Have you ever spent much time around a 2-year-old? Their favorite question is “why?” Children accept nothing at face value. It’s not because they’re trying to be annoying. They want to understand the world around them and how/why it works. Reporters should use the same approach. Having a questioning nature means never running out of things to write about.
There are tons of stories waiting to be reported, you just have to know how to find them.
I would really emphasize #1 and add that talking to people, really listening, and paying attention to them and then asking good questions yield amazing rewards…personally and professionally!
@BruceSallan I absolutely agree, Bruce! We often forget the part where we ask the question and then really listen. Too often we’re thinking about when we get to speak next or what the next question should be.
Thanks so much for reading and commenting. You’re fabulous!
Nathan Hatcher says
This is a really good post, but I look for stories in another way; I look for trends in Google Analytics and Google Trends among other tools. You read my thoughts here: http://contentwritingfortheweb.blogspot.co.uk/2013/10/how-to-find-stories-people-want-to-read.html
MoodyWriting If he were at UT, profkrg would mention booking appointments to brainstorm with your coaches!
profkrg love these tips. Thanks for sharing
shannonphilpott Thank you! U0001f618
profkrg Can I include your list in my college interns’ guidebook? I’d give you credit! Some really struggle in towns they don’t know well.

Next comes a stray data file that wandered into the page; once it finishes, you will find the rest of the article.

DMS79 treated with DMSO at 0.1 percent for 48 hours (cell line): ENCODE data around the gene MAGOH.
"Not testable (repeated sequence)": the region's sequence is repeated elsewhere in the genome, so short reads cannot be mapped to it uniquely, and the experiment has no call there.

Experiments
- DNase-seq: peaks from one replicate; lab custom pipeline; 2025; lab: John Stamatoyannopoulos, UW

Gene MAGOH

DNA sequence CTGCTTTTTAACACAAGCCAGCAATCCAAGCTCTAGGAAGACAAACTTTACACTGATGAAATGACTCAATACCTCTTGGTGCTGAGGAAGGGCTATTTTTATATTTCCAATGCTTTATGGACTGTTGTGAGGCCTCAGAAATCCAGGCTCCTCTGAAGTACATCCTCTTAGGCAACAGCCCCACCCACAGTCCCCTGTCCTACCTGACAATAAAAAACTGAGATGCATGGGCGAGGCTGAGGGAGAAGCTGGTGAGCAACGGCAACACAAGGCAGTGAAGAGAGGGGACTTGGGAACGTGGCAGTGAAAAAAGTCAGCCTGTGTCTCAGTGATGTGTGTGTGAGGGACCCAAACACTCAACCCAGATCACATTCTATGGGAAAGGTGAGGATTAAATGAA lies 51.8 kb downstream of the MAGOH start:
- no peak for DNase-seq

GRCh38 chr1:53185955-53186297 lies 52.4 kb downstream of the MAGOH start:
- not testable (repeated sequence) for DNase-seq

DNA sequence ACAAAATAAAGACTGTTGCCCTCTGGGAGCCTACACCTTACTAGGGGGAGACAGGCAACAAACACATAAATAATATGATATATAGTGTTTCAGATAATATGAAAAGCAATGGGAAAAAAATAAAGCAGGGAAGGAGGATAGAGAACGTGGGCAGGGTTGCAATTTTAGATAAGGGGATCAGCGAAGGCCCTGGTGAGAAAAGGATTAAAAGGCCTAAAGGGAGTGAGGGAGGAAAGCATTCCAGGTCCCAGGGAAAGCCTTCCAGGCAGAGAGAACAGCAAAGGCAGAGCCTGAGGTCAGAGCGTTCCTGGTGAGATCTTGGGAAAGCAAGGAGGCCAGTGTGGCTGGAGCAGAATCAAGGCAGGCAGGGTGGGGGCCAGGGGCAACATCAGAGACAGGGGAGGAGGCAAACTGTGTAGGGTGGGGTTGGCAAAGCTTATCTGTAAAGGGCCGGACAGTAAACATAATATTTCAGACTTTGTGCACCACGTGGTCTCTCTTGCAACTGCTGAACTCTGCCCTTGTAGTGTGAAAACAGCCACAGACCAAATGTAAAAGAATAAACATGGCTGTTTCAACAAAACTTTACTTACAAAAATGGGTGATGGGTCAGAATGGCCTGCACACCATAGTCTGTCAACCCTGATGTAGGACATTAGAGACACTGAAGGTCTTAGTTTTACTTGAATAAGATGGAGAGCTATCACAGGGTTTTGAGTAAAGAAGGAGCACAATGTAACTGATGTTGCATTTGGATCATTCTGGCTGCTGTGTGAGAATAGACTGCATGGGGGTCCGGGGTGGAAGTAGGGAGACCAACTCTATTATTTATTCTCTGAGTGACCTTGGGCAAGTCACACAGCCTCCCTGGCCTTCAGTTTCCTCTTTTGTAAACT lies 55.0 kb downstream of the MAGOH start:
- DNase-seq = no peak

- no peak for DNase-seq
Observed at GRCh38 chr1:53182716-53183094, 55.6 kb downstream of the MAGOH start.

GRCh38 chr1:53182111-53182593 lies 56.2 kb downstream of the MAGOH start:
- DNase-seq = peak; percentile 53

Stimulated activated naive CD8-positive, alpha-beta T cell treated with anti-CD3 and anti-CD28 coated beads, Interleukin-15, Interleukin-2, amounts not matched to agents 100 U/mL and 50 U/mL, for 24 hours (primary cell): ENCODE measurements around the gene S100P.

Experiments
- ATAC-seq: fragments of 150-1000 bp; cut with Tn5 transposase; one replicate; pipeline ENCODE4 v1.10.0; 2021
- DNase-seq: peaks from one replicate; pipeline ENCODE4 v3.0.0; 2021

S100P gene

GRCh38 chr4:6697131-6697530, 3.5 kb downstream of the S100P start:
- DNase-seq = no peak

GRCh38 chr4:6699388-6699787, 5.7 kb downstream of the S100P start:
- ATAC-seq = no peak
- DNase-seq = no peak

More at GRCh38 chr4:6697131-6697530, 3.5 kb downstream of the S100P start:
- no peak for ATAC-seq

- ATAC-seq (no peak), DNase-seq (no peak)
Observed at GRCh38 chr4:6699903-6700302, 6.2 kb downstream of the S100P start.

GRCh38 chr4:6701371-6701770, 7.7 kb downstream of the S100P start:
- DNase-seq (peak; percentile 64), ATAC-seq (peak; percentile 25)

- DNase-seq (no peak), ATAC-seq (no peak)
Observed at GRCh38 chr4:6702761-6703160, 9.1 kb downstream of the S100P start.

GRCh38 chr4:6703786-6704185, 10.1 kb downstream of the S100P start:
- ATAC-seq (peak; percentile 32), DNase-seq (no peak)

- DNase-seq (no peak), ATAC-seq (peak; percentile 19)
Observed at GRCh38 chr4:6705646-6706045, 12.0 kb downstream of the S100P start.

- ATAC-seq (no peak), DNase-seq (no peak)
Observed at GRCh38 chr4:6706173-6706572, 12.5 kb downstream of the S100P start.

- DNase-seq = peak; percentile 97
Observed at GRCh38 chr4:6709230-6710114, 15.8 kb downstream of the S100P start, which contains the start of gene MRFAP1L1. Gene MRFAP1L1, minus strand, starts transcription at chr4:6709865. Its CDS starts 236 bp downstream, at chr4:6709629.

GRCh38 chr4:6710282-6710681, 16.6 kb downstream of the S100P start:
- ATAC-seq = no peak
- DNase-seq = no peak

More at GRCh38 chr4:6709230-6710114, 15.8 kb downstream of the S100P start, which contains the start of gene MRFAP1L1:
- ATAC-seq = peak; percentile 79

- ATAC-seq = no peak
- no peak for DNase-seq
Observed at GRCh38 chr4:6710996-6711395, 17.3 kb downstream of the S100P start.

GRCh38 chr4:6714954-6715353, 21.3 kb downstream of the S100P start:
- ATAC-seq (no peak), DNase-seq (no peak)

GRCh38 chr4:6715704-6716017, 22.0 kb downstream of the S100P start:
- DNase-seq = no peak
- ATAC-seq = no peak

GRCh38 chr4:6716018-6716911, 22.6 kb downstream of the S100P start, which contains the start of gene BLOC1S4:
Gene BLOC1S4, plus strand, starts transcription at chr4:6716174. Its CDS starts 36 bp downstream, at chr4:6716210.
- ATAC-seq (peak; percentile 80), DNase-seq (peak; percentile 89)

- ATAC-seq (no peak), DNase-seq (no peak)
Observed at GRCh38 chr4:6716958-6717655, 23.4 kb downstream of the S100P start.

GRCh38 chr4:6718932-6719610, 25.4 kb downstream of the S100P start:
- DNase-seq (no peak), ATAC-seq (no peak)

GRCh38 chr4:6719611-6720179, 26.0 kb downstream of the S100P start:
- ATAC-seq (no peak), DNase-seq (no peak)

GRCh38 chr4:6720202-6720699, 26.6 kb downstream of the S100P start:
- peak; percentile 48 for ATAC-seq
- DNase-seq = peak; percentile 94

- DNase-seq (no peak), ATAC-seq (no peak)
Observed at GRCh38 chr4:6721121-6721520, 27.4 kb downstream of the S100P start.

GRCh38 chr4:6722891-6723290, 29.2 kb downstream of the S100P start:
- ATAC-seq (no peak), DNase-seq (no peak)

profkrg gracias, my friend!
Looking for the truth is never easy, so why not check out truthnetmedia.com and learn what’s going on in the world
This article could really help us in our journalism class. At the beginning of the year, we were thinking of ideas for our newspaper and what we were going to include. We tried to relate things to modern day ideas that teenagers would read. This article, if we would have read it at the beginning of the school year, would’ve helped us tremendously to figure out what we were going to add in our newspaper that year. Even though the opportunity for this year has passed, I’m sure that we can always come back to reference this when we are thinking of ideas again. This article brings up a lot of good points about how we can think of some newspaper ideas and I think that this would be of good use if we referred back to it.
Kenna Griffin says
Yes! Tell your adviser to use it in the future.
Steven b joyner says
Thank you for being a person that knows that when you help the next one will help and so on we just need to see what it feels like when you know you were apart of that push that will help out a great deal of people who really need it God know s the people who work through him,GOD BLESS YOU AND WHAT YOU DO ALL OF YOU,IM VERY GRATFUL TO YOU WHO SEE ME LIKE I SEE YOU
Skylar Mitchell says
This article is very well written. But number six doesn’t really need to be a step. Other than that, all the other tips are very well and I would go with this for Journalism class.
Kenna Griffin says
Why do you think No. 6 doesn’t need to be a step?
Johnni Johnson says
Usually, everyone eavesdrops anyway.
Kenna Griffin says
It’s true. You’re listening, one way or the other. You might as well see if what you’re hearing sparks any ideas.
This article was incredibly helpful because each tip was a base for a different article and also reading this article would help with my fellow staff for our school newspaper in finding story ideas. I think the best tip is to cover an event.
Kenna Griffin says
I’m glad you found it helpful! Thanks for reading.
I feel like this is a very good article because it gives out some great tips, helps you order story ideas and i agree on tip number 10 the most because the audience if big part.
Kenna Griffin says
Absolutely! They are who we’re writing for!
this is so good especially when you’re new in the journalism
it helps a lot